What do you think of when you hear the word “fraud”. I think of someone who is misusing or misrepresenting information for selfish gain. We can be confident that the message and words in the Bible are not attempting to commit fraud against us. Re-read the passage out of 2 Timothy I referred to just now. God is not out to defraud us with His word. His words are meant for our benefit and to glorify Himself. 

Free from deceit – God is not a human being, that he should lie, or a mortal, that he should change his mind. Has he promised, and will he not do it? Has he spoken, and will he not fulfill it? (Num 23:19, NRSV)

I think this is just affirming that the Bible does not lie. The passage from Numbers is essentially stating that it is not even in God’s nature to lie, because He is not human. Therefore, we can be confident that the Bible, which is His word, is also incapable of lying. It is only going to give us the truth of God. Not only that, but when the Bible has been put to the test against skepticism and other forms of “truth”, it has endured. The Bible does NOT lie. 

Everything that we just looked at should inform the attitude and posture in which we approach the Bible. We must believe that it is indeed inerrant or else we try and strip some of its power away. The reason the Bible has so much relevance and impact on our lives is because of the fact that we can trust it and it is true. If the Bible were not inerrant, that would have far reaching impact to not only our theology, but to our foundational beliefs. We MUST agree on the inerrancy of Scripture before moving further in Biblical or theological study.  

Look at what the Bible says about its own inerrancy: 

And he said to me, “These words are trustworthy and true, for the Lord, the God of the spirits of the prophets, has sent his angel to show his servants what must soon take place.” “See, I am coming soon! Blessed is the one who keeps the words of the prophecy of this book.” (Rev 22:6-7, NRSV).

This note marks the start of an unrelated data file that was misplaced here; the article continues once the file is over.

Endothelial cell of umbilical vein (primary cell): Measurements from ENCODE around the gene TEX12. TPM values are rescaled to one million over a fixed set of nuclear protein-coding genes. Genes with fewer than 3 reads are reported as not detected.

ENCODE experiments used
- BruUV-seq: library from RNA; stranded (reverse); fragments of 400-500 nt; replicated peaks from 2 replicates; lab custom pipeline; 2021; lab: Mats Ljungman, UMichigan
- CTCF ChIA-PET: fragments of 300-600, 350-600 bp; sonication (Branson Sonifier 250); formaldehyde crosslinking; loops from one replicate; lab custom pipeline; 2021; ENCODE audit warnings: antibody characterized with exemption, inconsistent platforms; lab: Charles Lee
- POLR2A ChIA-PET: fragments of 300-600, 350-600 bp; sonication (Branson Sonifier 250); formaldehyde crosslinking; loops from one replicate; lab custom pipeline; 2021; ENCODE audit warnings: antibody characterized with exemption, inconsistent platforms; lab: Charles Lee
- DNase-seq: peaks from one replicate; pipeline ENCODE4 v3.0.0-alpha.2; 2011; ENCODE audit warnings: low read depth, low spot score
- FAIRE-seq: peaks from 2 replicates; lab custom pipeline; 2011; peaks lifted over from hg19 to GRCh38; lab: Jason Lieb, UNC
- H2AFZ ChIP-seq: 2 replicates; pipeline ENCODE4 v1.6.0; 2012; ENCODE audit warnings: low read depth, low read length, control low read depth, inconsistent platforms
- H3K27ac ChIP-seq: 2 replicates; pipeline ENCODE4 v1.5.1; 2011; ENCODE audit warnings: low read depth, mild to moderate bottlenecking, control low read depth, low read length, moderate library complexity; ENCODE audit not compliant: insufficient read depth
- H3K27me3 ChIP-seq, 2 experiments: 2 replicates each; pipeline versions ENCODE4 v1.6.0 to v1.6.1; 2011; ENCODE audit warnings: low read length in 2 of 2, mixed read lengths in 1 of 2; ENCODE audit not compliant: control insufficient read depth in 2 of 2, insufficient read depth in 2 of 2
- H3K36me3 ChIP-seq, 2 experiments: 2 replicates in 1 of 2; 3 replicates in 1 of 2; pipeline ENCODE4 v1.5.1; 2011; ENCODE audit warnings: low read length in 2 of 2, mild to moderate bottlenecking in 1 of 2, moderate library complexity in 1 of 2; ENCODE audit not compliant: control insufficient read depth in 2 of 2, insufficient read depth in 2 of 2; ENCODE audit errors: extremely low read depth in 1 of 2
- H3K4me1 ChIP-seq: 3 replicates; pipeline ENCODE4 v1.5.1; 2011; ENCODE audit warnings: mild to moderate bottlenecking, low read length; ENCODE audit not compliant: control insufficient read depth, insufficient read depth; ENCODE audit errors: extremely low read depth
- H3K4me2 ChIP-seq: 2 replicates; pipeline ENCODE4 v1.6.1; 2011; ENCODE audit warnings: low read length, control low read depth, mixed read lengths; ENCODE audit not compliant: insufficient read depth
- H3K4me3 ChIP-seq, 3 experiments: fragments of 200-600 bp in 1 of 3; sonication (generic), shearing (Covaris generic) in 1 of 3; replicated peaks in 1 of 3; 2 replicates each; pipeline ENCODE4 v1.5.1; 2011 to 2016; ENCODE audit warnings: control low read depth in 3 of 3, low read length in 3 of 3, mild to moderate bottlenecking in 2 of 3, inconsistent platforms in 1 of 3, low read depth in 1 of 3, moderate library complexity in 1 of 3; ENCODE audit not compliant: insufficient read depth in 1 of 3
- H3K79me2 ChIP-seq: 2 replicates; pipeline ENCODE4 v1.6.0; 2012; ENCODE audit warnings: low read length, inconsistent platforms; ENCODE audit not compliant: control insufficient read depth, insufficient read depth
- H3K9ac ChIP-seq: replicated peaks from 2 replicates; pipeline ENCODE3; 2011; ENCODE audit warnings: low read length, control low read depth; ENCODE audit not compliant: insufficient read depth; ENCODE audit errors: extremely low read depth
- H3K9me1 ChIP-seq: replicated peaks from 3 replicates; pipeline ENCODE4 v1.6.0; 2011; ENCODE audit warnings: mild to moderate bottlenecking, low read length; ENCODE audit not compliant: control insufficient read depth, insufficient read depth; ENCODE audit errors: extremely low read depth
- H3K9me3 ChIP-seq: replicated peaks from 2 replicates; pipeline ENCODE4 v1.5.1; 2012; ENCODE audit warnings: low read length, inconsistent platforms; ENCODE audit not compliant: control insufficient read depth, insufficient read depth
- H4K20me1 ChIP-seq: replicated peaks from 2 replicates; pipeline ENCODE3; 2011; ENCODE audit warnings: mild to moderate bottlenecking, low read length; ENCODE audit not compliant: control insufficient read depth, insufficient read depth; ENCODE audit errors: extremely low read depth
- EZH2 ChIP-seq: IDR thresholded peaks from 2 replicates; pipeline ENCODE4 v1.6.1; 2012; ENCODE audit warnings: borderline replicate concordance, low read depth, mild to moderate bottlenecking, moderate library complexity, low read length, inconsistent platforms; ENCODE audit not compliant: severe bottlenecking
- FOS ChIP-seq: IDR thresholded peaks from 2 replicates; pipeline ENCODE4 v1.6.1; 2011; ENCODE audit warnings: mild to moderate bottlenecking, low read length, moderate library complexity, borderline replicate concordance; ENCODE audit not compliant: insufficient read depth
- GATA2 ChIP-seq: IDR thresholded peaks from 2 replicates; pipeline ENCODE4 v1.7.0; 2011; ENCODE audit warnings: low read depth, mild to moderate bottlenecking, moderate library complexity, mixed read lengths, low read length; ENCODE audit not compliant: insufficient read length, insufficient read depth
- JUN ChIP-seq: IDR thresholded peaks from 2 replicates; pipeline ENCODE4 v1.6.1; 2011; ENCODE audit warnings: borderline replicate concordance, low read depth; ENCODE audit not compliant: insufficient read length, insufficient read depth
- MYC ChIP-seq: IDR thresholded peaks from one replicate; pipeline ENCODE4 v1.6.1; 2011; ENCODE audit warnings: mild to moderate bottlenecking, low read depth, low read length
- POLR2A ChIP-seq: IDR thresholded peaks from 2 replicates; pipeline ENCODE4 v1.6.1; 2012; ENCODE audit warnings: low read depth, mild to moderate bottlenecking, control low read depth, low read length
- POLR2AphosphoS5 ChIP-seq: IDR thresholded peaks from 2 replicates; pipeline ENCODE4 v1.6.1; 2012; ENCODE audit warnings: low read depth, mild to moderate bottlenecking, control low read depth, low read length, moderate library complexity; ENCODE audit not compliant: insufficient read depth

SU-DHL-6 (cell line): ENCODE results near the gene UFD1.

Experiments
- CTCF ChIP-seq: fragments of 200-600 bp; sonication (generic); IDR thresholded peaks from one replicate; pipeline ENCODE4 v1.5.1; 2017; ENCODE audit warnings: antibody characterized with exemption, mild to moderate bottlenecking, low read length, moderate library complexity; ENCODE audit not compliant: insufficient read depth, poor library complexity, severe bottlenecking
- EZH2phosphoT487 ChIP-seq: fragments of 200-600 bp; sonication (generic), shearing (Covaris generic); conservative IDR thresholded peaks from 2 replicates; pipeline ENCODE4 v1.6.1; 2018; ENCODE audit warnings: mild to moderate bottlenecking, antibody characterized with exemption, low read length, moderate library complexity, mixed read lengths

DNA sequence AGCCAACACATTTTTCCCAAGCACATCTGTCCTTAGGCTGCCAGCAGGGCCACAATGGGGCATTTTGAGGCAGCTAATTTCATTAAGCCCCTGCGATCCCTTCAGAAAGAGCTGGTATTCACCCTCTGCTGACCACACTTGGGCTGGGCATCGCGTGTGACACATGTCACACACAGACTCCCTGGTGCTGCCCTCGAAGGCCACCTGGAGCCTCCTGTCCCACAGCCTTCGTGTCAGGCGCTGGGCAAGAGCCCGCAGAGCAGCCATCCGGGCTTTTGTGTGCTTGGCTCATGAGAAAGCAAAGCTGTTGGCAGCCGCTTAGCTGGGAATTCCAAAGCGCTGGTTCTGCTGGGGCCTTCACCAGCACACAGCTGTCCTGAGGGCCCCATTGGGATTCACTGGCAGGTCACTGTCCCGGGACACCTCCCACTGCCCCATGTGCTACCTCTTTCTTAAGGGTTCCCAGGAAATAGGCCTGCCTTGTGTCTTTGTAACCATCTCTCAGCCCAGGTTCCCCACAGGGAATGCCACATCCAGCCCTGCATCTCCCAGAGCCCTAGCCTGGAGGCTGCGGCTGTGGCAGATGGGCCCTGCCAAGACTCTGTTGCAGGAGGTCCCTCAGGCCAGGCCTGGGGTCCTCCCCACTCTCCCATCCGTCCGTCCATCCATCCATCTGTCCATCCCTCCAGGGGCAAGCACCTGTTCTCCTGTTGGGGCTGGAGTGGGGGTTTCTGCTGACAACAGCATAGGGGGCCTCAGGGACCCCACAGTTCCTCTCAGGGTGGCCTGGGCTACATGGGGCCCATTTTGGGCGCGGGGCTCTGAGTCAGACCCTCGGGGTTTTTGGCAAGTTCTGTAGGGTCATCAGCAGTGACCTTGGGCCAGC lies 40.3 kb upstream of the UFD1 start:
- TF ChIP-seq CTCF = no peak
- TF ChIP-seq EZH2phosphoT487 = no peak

This is a passage near the very end of the Bible. It is an angel delivering a message to John, the author of Revelation. Just look at what the angel is saying and consider that he is referring to the entirety of the text up to this point. According to this angel, the Bible is:

  • Trustworthy
  • True
  • Should be kept

To me, that is a great picture of what inerrancy should look like. Something that we can trust, something we know is true, and something we should cherish through study and reflection (keep). God Himself wanted us to understand the importance of agreeing on the fact that we can consider His word, the Bible, to be inerrant. There is no sign of error or falsehood. We can put our complete faith in what it says. 

The inerrancy of the Bible is, for me, the key to properly engaging with the Scripture. If we are going to be informed in our faith through the words of this scared text, the Word of our LORD, we must hold to its inerrant nature. If the Bible were shown be in error, that would put into question the rest of what we believe. Again, this is why coming to terms with its inerrancy is so critical to not only theological study, but to the entire Christian faith. 

What I hope I have provided you with is a sufficient, yet non-exhaustive look at what Biblical inerrancy is. Truth be told, there is much more to dive into, which is where I’ll spend my next couple of posts. Next time I would like to look at theories of inerrancy and how they play a role in our understanding of the Bible. We will then look at the idea behind the inspiration of the text, and how that relates to our understanding of inerrancy. I pray you will be encouraged and enlightened as we continue to shape our theology of the Bible. 

Written by Zach Stallings

Photo by Aaron Burden on Unsplash


[1]Wayne Grudem, Systematic Theology: An Introduction to Biblical Doctrine, (Grand Rapids: InterVarsity Press, 1994), pg. 21.

[2]R.C. Sproul, Scripture Alone: The Evangelical Doctrine, (Phillipsburg: P&R Publishing, 2005), pg. 151.